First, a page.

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Antarctic ozone ‘hole’ in September 2006 (left) and 2011 (right). Purple and blue show areas with lower ozone (Credit: NASA’s Earth Observatory)

Planet Press Parts of ozone layer not recovering as expected

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European Geosciences Union

Parts of ozone layer not recovering as expected

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In the atmosphere of our planet, there is a shield of ozone gas – the ozone layer – that protects us from receiving too much dangerous ultraviolet (UV) radiation from the Sun. Too much UV can affect our health and also damage plants and animals.

In the 1970s, scientists discovered that chemicals called CFCs or chlorofluorocarbons (used in fridges, air conditioners and aerosol sprays) were destroying the ozone layer. The effect was worst in the Antarctic where an ozone ‘hole’ formed. In 1987 the Montreal Protocol was agreed; this phased-out the use of CFCs, which reduced the amount of these chemicals reaching the atmosphere. Since then, the ozone layer has been slowly recovering (getting thicker), especially around the north and south poles.

In a new study published in Atmospheric Chemistry and Physics, researchers revealed that while the ozone layer is recovering at the poles, this is not happening at latitudes between about 60°S and 60°N. Co-author Joanna Haigh, from Imperial College London in the UK states that “The potential for harm in lower latitudes may actually be worse than at the poles. The decreases in ozone are less than we saw at the poles before the Montreal Protocol was enacted, but UV radiation is more intense in these regions and more people live there.”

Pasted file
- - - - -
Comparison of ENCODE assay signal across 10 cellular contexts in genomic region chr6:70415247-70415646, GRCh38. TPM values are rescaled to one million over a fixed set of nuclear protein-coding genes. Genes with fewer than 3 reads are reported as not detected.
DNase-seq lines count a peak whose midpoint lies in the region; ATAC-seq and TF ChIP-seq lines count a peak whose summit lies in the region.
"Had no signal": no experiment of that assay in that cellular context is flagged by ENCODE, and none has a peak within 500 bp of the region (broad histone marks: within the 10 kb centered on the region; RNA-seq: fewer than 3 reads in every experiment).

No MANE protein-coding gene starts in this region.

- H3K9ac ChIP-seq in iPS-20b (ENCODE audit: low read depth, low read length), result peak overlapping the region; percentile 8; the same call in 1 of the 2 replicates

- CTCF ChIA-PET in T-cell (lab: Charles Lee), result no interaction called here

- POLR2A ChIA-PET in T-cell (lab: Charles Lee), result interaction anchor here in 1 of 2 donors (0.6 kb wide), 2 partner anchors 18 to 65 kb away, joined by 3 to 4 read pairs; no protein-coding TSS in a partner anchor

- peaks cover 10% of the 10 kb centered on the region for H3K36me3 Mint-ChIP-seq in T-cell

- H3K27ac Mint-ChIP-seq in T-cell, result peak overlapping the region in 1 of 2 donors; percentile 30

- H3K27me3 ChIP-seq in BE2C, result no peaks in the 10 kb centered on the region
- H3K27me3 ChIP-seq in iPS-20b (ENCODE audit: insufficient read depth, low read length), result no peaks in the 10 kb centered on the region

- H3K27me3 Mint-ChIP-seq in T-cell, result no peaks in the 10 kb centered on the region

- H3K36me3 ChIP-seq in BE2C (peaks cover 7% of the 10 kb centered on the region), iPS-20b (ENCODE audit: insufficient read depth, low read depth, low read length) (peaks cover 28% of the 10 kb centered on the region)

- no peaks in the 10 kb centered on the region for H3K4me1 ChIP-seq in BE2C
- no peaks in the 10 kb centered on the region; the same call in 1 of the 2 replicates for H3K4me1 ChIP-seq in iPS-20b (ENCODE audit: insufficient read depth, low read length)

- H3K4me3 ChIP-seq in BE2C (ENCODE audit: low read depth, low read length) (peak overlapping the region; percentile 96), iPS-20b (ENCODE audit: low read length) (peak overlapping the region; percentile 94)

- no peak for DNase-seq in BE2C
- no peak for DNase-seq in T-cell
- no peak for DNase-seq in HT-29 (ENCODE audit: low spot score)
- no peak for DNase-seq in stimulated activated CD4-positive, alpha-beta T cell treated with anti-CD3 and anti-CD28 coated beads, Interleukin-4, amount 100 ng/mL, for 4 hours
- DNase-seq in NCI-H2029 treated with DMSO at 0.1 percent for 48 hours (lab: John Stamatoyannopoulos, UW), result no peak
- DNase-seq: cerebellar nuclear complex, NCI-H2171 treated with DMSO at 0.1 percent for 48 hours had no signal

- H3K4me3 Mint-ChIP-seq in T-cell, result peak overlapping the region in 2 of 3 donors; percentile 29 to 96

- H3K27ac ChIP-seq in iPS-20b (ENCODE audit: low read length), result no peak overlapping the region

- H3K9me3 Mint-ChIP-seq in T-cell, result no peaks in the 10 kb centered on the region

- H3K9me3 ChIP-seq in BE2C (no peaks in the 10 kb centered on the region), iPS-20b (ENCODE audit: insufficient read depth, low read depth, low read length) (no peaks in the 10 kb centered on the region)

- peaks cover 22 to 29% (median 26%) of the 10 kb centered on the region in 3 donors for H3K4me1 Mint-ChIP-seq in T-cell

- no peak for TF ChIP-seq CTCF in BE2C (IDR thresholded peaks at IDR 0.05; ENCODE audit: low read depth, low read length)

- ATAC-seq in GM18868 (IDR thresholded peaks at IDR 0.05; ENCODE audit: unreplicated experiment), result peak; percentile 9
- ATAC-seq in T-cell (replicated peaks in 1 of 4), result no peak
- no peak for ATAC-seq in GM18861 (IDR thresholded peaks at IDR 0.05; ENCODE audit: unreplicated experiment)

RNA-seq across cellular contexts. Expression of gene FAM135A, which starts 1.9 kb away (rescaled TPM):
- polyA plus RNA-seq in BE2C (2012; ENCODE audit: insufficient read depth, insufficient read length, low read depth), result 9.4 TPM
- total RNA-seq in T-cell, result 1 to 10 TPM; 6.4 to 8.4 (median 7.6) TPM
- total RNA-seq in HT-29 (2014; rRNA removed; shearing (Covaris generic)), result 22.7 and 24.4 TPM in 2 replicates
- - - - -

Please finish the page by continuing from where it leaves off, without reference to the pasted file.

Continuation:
Scientists are not yet sure why the ozone layer is still getting thinner in the lower latitudes, although there are a few possibilities. One reason could be that climate change may be changing the way air moves in the atmosphere, slowing the recovery of the ozone layer. Another explanation is the increase in emissions of a few ozone-destroying chemicals that were not included in the Montreal Protocol (see the ‘New threat to the ozone layer’ Planet Press).

While there is no immediate cause for alarm (though you should always be careful to wear sunscreen), the study is a warning for governments to keep looking after our precious ozone layer.

Find out more

Discuss with your teacher or parents
How high-up in the atmosphere is the ozone layer? What is the name of the region where it is located?

What are CFCs, also known as chlorofluorocarbons? How can they affect the ozone layer?

What is latitude? And longitude? Can you name countries that are between latitude 60°S and 60°N?

Find out more at

Print version

English original
Planet Press ozone layer II.pdf (PDF document, 776.2 KB)

This is a kids' version of the EGU article: 'Ozone at lower latitudes is not recovering, despite Antarctic ozone hole healing'. It was written by Bárbara Ferreira (EGU Media and Communications Manager), reviewed for scientific content by Kirsty Pringle & Richard Pope (Research Fellows, Institute for Climate and Atmospheric Science, University of Leeds, UK), and for educational content by Teresita Gravina (Italian Association of Science Teachers [ANISN]).

All English-language Planet Press releases are carefully edited, reviewed and proofed, by scientists, educators and EGU staff. Please note that once translated, Planet Press releases receive no further checks from EGU staff. For this reason, we cannot guarantee their accuracy, though we trust the quality of our voluntary translators and are grateful for their work.